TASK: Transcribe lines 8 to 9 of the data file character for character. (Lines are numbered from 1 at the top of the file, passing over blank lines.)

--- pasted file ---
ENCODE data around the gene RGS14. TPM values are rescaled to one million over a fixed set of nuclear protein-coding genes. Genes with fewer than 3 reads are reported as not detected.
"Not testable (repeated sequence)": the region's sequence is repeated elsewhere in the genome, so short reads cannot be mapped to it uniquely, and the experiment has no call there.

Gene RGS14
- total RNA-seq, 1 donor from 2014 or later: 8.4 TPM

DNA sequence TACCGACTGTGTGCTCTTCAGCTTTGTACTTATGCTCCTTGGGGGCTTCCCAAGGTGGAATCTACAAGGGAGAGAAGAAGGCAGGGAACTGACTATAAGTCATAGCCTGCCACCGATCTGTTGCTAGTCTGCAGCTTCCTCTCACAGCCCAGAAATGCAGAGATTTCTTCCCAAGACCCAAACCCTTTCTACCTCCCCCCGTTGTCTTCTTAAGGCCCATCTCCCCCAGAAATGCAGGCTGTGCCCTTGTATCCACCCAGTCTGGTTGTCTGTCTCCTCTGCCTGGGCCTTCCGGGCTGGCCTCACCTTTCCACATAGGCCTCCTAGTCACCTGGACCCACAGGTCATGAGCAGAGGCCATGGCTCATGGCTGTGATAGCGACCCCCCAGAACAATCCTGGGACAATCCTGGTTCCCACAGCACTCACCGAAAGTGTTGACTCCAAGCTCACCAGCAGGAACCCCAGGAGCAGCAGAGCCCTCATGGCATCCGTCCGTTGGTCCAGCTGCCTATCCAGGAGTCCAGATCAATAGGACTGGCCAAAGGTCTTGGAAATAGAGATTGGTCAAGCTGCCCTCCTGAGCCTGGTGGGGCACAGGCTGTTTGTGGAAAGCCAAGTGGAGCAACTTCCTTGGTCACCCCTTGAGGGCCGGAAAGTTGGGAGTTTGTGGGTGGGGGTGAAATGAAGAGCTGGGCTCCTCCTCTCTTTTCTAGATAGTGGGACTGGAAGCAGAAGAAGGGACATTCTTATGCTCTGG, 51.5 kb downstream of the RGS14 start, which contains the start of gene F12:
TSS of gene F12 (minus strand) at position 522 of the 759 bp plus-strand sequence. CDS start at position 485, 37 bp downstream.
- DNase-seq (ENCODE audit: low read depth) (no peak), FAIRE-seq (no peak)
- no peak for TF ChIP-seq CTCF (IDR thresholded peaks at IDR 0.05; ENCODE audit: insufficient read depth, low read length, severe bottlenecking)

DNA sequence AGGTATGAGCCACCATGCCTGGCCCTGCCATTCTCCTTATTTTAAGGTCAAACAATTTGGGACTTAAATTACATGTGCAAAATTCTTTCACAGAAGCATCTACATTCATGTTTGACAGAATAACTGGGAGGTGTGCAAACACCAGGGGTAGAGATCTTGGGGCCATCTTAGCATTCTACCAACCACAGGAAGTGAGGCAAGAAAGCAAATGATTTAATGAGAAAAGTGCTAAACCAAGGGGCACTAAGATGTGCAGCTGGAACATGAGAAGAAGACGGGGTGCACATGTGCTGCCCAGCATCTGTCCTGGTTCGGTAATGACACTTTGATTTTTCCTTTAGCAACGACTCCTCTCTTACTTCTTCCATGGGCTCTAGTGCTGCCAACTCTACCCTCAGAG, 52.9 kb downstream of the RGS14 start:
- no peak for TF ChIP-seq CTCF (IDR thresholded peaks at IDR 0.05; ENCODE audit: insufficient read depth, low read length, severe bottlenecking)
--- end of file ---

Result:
- no peak for TF ChIP-seq CTCF (IDR thresholded peaks at IDR 0.05; ENCODE audit: insufficient read depth, low read length, severe bottlenecking)

DNA sequence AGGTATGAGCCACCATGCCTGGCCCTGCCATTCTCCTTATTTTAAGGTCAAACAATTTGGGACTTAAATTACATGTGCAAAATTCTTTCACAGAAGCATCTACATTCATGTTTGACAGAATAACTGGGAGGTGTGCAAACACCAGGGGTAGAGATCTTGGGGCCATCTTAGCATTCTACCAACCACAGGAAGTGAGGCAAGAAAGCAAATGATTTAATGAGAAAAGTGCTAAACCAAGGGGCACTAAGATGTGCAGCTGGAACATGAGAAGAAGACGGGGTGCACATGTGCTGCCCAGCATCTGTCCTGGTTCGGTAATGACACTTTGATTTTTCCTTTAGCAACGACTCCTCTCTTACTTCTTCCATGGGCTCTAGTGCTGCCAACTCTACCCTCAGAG, 52.9 kb downstream of the RGS14 start: